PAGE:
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I build a bare-metal kubernetes cluster (nothing heavy, just three server) with kubeadm on Debian 9. Like ask by Kubernetes I disable the SWAP :

  • swapoff -a
  • removing the SWAP line in /etc/fstab
  • Adding vm.swappiness = 0 to /etc/sysctl.conf

So, there is no SWAP anymore on my servers.

$ free
              total        used        free      shared  buff/cache   available
Mem:        5082668     3679500      117200       59100     1285968     1050376
Swap:             0           0           0

One node is used to run some microservices. When I start to play with all the microservices, they use 10% of RAM each. And the kswapd0 process start to use a lot of CPU.

If I stress a little bit the microservices they stop to respond because kswapd0 use all the CPU. I try to wait if kswapd0 stop his work, but it never happened. Even after 10h hour.

I read a lot of stuff but didn’t find any solution.

I can increase the amount of RAM, but this will not fix my issue.

How do the Kubernetes Masters deal with this kind of problem?

More details:

  • Kubernetes version 1.15
  • Calico version 3.8
  • Debian version 9.6

In advance, thank you for your precious help.

-- Edit 1 --

As requested by @john-mahowald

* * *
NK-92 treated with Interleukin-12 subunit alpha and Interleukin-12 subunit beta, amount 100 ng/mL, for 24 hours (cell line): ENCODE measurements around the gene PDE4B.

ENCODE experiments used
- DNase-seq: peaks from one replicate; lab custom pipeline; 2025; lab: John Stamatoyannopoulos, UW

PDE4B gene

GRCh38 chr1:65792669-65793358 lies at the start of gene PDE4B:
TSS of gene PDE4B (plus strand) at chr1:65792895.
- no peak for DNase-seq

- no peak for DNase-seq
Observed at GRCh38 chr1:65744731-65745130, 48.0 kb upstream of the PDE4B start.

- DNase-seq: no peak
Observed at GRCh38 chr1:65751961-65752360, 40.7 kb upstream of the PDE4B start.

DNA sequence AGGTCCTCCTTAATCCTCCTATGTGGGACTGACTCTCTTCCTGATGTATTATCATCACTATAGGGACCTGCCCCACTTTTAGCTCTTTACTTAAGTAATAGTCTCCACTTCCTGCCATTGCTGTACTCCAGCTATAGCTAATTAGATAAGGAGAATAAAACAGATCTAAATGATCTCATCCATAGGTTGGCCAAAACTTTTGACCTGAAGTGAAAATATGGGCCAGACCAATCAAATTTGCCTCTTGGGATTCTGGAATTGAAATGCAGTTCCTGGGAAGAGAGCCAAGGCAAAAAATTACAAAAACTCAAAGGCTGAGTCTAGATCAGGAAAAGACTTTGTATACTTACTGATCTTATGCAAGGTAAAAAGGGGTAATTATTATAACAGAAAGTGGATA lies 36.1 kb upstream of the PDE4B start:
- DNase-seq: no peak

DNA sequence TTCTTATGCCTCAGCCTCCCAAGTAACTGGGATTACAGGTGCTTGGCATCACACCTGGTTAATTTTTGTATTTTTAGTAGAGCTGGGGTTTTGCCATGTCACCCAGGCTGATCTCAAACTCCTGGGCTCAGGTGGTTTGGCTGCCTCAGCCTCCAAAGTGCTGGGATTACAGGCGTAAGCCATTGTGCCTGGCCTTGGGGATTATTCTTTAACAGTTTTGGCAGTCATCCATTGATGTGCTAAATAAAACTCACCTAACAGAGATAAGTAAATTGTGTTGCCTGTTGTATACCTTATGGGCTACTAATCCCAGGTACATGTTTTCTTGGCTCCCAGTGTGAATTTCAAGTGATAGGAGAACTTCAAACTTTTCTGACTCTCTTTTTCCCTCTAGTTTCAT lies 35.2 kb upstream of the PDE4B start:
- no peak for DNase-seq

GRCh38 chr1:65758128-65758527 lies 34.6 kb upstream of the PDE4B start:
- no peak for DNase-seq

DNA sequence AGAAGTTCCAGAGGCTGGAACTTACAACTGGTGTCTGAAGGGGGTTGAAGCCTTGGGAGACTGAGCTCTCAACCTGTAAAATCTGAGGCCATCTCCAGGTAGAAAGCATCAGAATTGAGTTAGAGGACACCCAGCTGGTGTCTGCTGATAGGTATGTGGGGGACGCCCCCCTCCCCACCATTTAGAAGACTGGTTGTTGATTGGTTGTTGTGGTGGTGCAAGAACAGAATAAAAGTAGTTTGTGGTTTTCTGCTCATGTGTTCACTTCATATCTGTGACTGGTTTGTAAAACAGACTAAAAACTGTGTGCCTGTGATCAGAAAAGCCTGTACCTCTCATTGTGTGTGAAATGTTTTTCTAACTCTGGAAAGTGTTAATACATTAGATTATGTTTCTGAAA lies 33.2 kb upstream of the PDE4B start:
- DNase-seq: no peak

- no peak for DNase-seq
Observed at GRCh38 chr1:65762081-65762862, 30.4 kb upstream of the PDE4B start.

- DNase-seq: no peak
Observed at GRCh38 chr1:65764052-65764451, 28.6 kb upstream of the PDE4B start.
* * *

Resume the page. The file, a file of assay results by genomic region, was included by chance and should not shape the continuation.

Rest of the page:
$ cat /proc/meminfo
MemTotal:        4050468 kB
MemFree:          108628 kB
MemAvailable:      75156 kB
Buffers:            5824 kB
Cached:           179840 kB
SwapCached:            0 kB
Active:          3576176 kB
Inactive:          81264 kB
Active(anon):    3509020 kB
Inactive(anon):    22688 kB
Active(file):      67156 kB
Inactive(file):    58576 kB
Unevictable:          92 kB
Mlocked:              92 kB
SwapTotal:             0 kB
SwapFree:              0 kB
Dirty:                 0 kB
Writeback:             0 kB
AnonPages:       3472080 kB
Mapped:           116180 kB
Shmem:             59720 kB
Slab:             171592 kB
SReclaimable:      48716 kB
SUnreclaim:       122876 kB
KernelStack:       30688 kB
PageTables:        38076 kB
NFS_Unstable:          0 kB
Bounce:                0 kB
WritebackTmp:          0 kB
CommitLimit:     2025232 kB
Committed_AS:   11247656 kB
VmallocTotal:   34359738367 kB
VmallocUsed:           0 kB
VmallocChunk:          0 kB
HardwareCorrupted:     0 kB
AnonHugePages:         0 kB
ShmemHugePages:        0 kB
ShmemPmdMapped:        0 kB
HugePages_Total:       0
HugePages_Free:        0